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UNE students bring fun and learning to children with autism through free summer camp

UNE student Meghan Cookson works with a child at the Finding the Pieces Camp
UNE student Meghan Cookson works with a child at the Finding the Pieces Camp

August 19, 2019

UNE teamed up with the Autism Society of Maine and the City of Biddeford to offer a free summer camp
UNE teamed up with the Autism Society of Maine and the City of Biddeford to offer a free summer camp
Journal Tribune reporter Liz Gotthelf interviews two campers
Journal Tribune reporter Liz Gotthelf interviews two campers
NEWSCENTER Maine's Lindsey Mills interviews Audrey Bartholomew
NEWSCENTER Maine's Lindsey Mills interviews Audrey Bartholomew

The University of New England recently teamed up with the Autism Society of Maine and the City of Biddeford to hold a free camp for children with autism in York County.

The intent and purpose of Finding the Pieces Camp is to provide an enriching summer camp experience for children who have autism by celebrating differences and providing opportunities for interactions with peers-both those who are on and off the spectrum.

The camp was featured in the Journal Tribune, and on NEWSCENTER Maine and WGME.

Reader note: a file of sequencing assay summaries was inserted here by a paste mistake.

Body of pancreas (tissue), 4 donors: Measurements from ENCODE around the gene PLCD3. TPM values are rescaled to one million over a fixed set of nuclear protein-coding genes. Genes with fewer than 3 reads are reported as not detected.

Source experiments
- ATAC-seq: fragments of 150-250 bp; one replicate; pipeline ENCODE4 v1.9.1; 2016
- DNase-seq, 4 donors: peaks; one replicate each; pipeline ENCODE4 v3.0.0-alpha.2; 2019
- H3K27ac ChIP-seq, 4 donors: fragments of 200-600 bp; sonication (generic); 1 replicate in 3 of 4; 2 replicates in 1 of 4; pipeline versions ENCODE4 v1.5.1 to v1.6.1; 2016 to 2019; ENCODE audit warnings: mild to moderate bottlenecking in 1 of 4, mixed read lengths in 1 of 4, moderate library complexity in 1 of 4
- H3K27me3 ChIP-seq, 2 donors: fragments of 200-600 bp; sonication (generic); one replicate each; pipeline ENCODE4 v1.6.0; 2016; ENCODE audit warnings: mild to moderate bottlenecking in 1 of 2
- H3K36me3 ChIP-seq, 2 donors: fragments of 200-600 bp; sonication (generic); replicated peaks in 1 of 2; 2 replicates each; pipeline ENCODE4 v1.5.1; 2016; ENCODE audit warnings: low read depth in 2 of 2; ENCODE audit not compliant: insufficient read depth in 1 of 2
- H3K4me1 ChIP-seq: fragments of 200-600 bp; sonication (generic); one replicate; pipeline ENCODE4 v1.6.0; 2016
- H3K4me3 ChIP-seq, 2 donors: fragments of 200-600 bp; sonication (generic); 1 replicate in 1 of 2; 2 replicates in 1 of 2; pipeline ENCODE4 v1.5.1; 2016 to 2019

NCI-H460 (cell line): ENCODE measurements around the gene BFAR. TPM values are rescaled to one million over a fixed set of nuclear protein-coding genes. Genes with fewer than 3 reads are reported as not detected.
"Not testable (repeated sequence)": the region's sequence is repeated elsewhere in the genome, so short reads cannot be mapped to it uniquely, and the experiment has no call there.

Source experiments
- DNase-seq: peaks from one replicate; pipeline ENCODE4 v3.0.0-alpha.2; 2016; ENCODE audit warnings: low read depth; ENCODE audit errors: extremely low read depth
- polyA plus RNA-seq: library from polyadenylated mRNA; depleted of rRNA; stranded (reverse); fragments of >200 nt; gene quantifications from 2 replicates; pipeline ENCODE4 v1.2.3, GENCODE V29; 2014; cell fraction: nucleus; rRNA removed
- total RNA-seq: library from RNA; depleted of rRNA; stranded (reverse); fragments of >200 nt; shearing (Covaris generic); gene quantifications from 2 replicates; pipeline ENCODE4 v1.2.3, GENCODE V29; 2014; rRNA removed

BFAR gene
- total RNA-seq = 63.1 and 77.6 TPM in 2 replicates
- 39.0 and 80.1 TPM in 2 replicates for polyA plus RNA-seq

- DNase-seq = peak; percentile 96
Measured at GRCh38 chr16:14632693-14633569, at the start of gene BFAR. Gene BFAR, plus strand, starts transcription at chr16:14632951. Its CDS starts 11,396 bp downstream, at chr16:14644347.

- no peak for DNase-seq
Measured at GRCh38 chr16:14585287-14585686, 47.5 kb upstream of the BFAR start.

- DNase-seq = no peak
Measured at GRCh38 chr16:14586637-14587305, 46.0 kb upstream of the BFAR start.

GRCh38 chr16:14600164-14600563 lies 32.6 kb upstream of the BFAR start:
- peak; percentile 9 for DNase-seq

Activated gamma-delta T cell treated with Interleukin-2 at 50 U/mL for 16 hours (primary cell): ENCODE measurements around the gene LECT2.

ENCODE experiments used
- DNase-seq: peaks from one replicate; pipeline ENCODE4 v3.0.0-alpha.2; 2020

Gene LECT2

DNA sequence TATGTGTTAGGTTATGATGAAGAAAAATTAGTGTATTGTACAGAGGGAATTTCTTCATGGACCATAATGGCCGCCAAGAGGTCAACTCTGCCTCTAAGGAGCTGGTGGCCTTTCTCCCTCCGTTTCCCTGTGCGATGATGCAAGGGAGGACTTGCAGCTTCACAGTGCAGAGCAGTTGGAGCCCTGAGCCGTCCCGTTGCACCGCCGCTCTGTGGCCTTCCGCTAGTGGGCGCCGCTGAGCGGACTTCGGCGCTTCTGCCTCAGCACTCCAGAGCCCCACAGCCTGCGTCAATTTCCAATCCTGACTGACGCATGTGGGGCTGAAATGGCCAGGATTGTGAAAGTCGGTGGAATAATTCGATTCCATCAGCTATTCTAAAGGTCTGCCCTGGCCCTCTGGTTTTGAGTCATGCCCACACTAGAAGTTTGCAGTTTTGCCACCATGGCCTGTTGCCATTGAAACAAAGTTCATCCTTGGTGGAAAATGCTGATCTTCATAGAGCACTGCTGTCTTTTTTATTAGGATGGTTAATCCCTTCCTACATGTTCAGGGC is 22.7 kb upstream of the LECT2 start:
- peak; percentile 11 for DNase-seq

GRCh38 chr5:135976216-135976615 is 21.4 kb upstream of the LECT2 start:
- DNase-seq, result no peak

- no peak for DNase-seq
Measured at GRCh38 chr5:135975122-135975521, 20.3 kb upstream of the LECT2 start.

“What we hope to do through this camp is find the pieces, to find what makes each child unique and what little thing they each need to be able to participate and have fun,” Caryn Husman, M.S., OTR/L, assistant clinical professor and director of Health, Wellness, and Occupational Studies, told WGME.

Campers were guided by several UNE students through many activities.  The students gained valuable hands-on experience and earned college credits by giving the campers one on one attention.

The students were supervised by two professionals.

Audrey Bartholomew, Ph.D., associate professor and chair of the Education Department, says students can learn about children with autism by reading books and watching videos, but working directly with the children is the best way to learn about them.

“Getting out and experiencing it, they get a better feeling for children who are on different ends of the spectrum,” she explained. “Some kids can talk and have good conversations, while others don't talk at all and use pictures. We're able to guide the students right in the moment. So, I think this is such a valuable experience.”

This was the third year that UNE students have helped run the camp.

“We certainly see ourselves as a service to the community,” Bartholomew stated. “One of my goals for next year is to really make the camp bigger.”

 

 

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